the field of poetry, it is of these epics that the Hungarians feel most proud, and desire that these should be deemed the representatives of their poetical cultivation.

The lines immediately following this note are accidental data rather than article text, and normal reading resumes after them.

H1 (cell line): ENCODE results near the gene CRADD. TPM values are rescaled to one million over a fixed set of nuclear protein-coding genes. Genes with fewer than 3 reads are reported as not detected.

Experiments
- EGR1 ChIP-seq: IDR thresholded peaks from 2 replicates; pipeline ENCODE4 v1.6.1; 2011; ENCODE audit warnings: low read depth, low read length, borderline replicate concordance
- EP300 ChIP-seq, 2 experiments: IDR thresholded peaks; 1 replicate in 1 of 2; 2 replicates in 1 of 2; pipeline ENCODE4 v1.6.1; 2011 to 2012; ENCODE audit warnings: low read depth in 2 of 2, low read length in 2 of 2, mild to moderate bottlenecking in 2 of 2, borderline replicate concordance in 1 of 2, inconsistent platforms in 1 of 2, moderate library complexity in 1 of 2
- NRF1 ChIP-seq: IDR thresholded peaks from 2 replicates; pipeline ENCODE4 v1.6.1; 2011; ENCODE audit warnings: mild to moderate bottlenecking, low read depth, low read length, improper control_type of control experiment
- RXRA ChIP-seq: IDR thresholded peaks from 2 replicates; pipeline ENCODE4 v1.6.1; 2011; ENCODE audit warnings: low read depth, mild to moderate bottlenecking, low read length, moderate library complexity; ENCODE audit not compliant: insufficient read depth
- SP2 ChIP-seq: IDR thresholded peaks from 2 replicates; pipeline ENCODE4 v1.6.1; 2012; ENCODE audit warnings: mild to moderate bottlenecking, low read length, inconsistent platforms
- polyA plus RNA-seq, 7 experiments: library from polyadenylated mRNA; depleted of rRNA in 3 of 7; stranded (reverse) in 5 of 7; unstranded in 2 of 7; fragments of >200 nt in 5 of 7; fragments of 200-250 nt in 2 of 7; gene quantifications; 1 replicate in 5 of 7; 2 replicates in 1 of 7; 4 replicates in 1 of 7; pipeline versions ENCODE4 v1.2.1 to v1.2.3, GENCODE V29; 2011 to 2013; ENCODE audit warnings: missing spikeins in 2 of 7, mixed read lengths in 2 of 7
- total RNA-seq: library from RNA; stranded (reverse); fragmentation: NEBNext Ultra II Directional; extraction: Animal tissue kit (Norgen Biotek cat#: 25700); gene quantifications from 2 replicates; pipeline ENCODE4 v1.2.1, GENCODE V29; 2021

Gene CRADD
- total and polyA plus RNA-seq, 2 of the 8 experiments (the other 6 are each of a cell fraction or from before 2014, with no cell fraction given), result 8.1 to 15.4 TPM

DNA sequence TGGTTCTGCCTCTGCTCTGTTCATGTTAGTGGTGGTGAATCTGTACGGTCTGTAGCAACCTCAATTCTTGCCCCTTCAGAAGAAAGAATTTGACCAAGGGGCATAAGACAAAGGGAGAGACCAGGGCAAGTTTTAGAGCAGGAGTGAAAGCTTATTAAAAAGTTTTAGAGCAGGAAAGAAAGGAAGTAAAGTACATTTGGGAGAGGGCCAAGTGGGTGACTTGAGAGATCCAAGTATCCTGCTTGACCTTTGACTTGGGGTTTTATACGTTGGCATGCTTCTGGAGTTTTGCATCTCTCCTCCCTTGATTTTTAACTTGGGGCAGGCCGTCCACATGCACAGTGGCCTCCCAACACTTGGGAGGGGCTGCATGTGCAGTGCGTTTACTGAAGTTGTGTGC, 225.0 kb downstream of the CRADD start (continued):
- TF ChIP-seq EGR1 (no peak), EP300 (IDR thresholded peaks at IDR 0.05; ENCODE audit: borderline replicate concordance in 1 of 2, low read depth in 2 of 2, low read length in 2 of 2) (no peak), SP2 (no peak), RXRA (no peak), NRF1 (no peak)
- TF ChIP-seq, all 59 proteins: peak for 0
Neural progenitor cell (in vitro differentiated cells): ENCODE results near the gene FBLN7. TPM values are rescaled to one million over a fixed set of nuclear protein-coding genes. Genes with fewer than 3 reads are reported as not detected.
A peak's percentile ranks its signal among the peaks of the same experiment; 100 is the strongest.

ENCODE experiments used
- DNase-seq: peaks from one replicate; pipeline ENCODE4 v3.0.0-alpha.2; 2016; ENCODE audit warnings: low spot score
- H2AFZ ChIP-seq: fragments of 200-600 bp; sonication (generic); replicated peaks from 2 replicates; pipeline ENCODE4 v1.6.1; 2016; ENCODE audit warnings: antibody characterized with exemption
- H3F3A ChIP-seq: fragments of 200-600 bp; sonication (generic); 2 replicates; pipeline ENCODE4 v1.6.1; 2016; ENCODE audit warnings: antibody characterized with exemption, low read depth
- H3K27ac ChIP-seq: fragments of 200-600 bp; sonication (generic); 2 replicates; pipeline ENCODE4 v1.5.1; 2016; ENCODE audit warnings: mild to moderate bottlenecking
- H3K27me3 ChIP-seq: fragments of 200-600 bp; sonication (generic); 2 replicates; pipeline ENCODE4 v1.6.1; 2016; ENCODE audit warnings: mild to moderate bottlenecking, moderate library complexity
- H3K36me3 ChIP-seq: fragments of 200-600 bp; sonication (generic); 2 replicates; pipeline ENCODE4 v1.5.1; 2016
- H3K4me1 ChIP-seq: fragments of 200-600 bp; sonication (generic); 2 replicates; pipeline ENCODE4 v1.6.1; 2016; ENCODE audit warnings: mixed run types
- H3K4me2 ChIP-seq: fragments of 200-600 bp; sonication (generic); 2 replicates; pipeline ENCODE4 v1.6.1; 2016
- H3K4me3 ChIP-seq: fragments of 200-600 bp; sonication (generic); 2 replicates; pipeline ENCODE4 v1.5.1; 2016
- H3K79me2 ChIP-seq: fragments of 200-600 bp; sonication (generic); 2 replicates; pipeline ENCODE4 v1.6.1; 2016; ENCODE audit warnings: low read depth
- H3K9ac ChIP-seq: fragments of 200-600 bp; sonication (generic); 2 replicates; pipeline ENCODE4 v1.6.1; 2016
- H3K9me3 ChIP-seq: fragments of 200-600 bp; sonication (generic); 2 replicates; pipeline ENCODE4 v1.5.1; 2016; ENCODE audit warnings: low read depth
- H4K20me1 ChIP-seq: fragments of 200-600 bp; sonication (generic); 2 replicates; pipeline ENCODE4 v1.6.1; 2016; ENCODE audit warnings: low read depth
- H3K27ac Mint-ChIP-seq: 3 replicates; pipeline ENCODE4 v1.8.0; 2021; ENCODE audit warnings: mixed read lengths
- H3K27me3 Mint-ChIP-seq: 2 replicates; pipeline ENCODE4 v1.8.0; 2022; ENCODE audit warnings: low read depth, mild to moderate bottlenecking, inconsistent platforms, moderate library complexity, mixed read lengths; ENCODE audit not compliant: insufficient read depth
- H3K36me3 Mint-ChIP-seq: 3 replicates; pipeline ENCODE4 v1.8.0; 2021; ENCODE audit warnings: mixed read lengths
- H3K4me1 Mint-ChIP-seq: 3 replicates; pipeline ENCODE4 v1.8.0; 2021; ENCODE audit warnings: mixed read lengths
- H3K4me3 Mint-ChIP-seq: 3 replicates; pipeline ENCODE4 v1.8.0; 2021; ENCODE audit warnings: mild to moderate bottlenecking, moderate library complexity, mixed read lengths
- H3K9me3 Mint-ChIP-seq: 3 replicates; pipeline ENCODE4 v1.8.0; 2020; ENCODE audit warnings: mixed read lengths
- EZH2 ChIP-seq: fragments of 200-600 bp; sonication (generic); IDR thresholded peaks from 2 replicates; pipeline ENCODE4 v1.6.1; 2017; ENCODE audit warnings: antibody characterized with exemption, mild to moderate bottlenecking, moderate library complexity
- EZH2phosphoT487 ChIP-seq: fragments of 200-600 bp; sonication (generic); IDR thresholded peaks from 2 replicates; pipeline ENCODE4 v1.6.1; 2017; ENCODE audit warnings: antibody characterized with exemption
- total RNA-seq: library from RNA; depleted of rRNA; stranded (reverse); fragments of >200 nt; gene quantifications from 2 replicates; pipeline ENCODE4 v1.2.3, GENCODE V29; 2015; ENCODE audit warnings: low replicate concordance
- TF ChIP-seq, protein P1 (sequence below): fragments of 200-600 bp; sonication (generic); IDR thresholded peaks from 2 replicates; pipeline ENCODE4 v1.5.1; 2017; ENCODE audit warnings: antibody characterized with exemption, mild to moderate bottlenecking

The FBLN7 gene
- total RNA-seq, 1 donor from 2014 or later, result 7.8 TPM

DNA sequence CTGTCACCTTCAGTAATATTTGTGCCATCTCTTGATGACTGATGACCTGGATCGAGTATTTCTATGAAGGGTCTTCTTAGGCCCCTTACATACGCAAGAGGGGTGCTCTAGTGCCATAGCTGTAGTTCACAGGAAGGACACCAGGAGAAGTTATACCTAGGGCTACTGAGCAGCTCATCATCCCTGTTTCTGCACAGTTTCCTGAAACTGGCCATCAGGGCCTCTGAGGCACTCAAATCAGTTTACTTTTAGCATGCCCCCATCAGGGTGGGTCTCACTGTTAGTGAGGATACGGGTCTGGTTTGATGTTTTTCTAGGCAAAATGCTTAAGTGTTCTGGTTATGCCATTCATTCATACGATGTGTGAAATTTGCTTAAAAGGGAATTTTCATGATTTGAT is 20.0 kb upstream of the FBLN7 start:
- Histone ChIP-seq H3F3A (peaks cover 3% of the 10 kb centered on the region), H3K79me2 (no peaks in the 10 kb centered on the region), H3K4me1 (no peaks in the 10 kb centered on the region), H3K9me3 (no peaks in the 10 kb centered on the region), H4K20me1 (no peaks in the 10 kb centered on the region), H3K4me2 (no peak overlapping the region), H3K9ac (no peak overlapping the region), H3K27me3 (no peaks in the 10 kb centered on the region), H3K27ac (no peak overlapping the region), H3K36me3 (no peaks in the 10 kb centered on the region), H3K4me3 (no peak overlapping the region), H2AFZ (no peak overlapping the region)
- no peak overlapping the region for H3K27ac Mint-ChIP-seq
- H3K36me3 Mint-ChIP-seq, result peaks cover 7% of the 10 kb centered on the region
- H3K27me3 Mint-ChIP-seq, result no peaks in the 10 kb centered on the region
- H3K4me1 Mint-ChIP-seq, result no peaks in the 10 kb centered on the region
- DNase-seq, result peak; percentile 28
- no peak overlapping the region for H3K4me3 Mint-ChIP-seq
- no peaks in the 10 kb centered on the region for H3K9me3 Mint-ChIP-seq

Vörösmarty (Mihály) was born on the 1st of December, 1800, at Nyék, of noble Catholic parents. In 1816, he was a student at Pest. In this year his father died, and he undertook the office of tutor, which he filled for nine years. In 1824, he became an Advocate, and has ever since that period made Pest his place of abode, studying the writings and benefiting by intercourse with the distinguished men of his time. He visited Transylvania with his pupil in 1820-3, and there began to study Shakspeare, his mind growing stronger and stronger by the communion with noble spirits of other ages. He wrote several dramas, but did not receive the applause which was to welcome his productions till his Zalán appeared in 1825, which was received with marks of uncommon delight. On Kisfaludy's recommendation, he engaged in celebrating the conquest of King Salomon over the Kumanians— a popular and successful enterprise. Other pieces followed, both historical and critical; and invested now with the Editorship of the Tudomá-